Brighton and Hove is renowned as a creative and bohemian city. The go-to place for the arts, independent and high street shopping, socialising, entertainment and nightlife, its lively atmosphere is no doubt helped by its large student population. Both the University of Sussex and the University of Brighton are based in the city.

If you’re in search of retail therapy, head to The Lanes and Kemp Town areas for quirky antique, jewellery, fashion and vintage shops, and to Churchill Square shopping centre and Western Road for the chain stores. 

Top attractions include the beach and pier as well as Brighton Museum & Art Gallery and the eccentric Royal Pavilion. The city also has a busy events calendar, such as the Brighton Festival and Brighton & Hove Pride festival.


Eastbourne is another Victorian seaside beauty spot, with award-winning beaches and views of Beachy Head, a chalk headland. It boasts no less than five theatres and a host of annual events including Aegon International Eastbourne tennis championships, Airbourne airshow, Magnificent Motors, and Eastbourne Extreme sports festival.

You’ll also find a wealth of children’s activities in the town, such as Fort Fun amusement park, Drusillas Park zoo and adventure playground, and Sovereign Centre indoor swimming pool.

Period homes in East Sussex


If you’re a history buff, Hastings should be top of your list. The remains of William the Conqueror’s first castle can be seen in the town. Meanwhile, the battle site is located seven miles north in Battle, where the famous abbey still stands.

There’s plenty of marine heritage to be enjoyed in Hastings too, including Smugglers Adventure, Blue Reef Aquarium, Fishermen’s Museum, and Shipwreck Museum. Hastings also boasts a world-class Marine Stewardship Council-certified fishery, celebrated annually at the Seafood and Wine Festival.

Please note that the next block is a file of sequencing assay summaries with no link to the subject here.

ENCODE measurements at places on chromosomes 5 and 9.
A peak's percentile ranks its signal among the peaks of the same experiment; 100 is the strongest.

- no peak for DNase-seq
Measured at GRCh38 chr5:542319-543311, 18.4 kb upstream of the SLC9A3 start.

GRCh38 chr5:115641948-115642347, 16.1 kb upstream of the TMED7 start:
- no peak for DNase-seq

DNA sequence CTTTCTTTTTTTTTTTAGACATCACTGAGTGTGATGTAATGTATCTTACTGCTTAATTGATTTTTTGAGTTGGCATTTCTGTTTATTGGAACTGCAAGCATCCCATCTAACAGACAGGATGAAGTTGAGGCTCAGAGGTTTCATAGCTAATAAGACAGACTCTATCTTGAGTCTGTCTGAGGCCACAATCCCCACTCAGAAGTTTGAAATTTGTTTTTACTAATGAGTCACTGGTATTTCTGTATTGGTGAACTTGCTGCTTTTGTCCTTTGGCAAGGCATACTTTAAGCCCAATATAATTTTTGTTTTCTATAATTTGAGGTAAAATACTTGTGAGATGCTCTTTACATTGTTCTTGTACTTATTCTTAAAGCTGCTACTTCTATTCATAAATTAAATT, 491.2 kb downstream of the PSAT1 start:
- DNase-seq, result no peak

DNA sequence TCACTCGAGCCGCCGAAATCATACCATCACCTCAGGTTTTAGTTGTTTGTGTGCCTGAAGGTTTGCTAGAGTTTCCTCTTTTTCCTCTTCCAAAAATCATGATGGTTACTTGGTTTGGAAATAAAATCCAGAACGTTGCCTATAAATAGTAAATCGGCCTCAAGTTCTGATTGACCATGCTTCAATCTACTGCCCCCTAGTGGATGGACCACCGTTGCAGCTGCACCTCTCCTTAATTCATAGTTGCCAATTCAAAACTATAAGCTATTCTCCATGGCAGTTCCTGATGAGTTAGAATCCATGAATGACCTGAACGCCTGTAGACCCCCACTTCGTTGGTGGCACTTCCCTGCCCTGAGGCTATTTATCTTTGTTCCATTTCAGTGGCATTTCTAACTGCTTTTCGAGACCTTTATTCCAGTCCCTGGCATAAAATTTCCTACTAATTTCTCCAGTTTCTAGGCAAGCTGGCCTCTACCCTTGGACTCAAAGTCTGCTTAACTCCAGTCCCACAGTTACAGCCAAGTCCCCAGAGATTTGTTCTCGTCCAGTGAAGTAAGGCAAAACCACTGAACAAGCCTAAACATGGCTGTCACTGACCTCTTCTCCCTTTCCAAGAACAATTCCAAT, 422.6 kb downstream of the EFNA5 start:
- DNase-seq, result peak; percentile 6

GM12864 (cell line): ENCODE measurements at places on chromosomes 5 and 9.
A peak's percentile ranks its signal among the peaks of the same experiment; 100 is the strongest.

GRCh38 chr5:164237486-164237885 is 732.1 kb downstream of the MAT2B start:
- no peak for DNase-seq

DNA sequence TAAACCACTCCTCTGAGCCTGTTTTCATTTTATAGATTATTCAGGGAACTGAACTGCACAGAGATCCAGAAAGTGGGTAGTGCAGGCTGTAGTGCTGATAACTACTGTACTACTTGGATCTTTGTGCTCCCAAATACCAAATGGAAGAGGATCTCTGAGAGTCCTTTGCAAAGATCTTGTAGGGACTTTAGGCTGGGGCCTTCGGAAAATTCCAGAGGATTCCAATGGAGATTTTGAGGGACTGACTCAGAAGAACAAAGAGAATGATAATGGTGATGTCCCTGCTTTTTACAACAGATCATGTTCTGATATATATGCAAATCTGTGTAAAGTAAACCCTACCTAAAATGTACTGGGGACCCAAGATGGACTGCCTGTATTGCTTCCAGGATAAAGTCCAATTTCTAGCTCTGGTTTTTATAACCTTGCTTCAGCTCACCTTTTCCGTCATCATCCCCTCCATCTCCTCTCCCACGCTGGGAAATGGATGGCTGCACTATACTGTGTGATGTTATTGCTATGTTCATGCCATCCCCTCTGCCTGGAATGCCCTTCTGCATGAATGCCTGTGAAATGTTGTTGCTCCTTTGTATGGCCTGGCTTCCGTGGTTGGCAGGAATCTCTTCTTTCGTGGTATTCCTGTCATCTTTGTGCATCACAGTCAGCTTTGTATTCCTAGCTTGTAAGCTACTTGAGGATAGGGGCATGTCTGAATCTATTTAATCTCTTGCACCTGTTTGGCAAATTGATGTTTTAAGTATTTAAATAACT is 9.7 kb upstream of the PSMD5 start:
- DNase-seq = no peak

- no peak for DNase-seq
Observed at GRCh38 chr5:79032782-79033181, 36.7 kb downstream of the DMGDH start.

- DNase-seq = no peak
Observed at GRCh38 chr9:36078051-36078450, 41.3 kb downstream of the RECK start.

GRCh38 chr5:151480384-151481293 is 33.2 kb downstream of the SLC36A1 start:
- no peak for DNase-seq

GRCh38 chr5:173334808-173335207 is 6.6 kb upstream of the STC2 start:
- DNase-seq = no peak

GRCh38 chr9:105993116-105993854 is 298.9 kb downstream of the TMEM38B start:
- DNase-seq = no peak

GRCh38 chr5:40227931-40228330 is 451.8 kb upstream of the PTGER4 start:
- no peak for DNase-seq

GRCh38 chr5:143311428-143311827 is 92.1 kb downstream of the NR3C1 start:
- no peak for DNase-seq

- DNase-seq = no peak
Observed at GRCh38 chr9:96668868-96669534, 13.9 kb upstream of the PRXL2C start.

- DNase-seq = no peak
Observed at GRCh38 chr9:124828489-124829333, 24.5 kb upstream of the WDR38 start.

There’s also a Coastal Currents Arts Festival held each year, demonstrating the town’s increasingly cosmopolitan and creative atmosphere.


Lewes is a particularly picturesque place to potter around, with its quaint shops and Saxon lanes (known as Twittens) that run perpendicular to the high street.

You can also visit the ruins of Lewes Priory, the Grade I-listed Lewes Castle as well as the timber-framed Anne of Cleves House – one of nine manors granted to the fourth wife of Henry VIII as part of her nullity settlement in 1541.

But there’s one event in the town that’s hard to miss. Lewes has earned itself the reputation as the UK’s bonfire capital. And come November 5, the town is transformed into a sea of costumes and parades.

Waterside homes in East Sussex

High Weald

There’s plenty of unspoilt countryside to explore in East Sussex. High Weald Area of Outstanding Natural Beauty comprises 564 square miles of rolling hills, farmsteads, woodlands, fields, heaths and ancient routes across Sussex, Kent and Surrey. It includes Ashdown Forest, a Site of Special Scientific Interest that is better known by some as the Hundred Acre Wood of A A Milne’s Winnie the Pooh stories.

And South Downs National Park, which covers 627 square miles, mostly in Sussex, is made up of open chalk grasslands, ancient forests and river valleys.

Plus, there’s the spectacular coastline, where you can find remote beaches and striking landmarks, such as the Seven Sisters, a series of chalk cliffs. 

Getting around and about East Sussex

East Sussex is served entirely by A roads. However, the M20, M23, M25 and M26 are all within easy reach, offering connections with London and the rest of the country.

Trains run regularly from Brighton, Eastbourne and Hastings direct to London, with a journey time of between one and two hours, making the county popular with commuters.

Alternatively, there’s Brighton City Airport and Gatwick Airport, both in West Sussex, for domestic and international travel.